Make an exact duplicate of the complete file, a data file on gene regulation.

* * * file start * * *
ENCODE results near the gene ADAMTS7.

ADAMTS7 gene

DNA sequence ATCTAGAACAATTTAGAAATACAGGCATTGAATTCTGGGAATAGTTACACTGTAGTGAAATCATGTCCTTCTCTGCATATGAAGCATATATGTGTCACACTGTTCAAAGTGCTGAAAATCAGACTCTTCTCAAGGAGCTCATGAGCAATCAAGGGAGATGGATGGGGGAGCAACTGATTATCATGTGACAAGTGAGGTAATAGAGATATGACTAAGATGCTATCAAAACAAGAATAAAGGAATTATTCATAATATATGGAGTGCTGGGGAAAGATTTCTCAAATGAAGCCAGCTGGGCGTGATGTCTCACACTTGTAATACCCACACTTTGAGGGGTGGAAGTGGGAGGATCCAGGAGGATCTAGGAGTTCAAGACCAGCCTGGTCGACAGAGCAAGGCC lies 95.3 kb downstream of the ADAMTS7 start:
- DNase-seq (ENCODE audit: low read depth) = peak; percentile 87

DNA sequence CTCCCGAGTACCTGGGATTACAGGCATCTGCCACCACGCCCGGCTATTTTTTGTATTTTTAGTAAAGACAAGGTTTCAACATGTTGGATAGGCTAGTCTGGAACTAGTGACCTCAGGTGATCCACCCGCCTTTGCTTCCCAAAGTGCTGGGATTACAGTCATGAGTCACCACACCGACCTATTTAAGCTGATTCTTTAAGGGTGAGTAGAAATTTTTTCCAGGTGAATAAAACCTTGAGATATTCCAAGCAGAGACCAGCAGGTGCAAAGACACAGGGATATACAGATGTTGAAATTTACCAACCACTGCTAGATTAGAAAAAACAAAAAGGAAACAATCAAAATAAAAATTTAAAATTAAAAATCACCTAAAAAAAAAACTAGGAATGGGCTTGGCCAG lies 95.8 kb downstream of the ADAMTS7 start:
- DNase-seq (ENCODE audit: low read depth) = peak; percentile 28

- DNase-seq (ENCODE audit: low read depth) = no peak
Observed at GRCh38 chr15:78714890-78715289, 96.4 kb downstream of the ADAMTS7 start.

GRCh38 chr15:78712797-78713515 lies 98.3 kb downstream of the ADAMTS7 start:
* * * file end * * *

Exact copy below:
ENCODE results near the gene ADAMTS7.

ADAMTS7 gene

DNA sequence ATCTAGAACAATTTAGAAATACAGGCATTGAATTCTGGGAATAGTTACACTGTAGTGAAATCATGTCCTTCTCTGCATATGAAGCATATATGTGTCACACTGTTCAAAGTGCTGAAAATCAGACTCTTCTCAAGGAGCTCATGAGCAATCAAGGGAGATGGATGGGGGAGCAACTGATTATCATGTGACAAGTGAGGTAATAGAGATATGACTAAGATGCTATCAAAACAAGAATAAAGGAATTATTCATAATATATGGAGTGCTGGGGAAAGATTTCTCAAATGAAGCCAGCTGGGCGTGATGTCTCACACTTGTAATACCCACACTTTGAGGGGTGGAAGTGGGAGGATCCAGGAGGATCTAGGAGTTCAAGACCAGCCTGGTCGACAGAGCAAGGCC lies 95.3 kb downstream of the ADAMTS7 start:
- DNase-seq (ENCODE audit: low read depth) = peak; percentile 87

DNA sequence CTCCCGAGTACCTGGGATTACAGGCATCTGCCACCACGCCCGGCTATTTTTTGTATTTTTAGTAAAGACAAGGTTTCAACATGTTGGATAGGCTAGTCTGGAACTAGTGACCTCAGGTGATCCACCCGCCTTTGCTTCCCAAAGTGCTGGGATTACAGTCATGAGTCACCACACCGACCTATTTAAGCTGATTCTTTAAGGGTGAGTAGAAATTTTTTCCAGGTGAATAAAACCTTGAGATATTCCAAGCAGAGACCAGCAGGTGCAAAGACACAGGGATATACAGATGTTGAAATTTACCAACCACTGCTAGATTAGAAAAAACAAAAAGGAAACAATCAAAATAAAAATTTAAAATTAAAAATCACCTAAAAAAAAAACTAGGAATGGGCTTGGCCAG lies 95.8 kb downstream of the ADAMTS7 start:
- DNase-seq (ENCODE audit: low read depth) = peak; percentile 28

- DNase-seq (ENCODE audit: low read depth) = no peak
Observed at GRCh38 chr15:78714890-78715289, 96.4 kb downstream of the ADAMTS7 start.

GRCh38 chr15:78712797-78713515 lies 98.3 kb downstream of the ADAMTS7 start: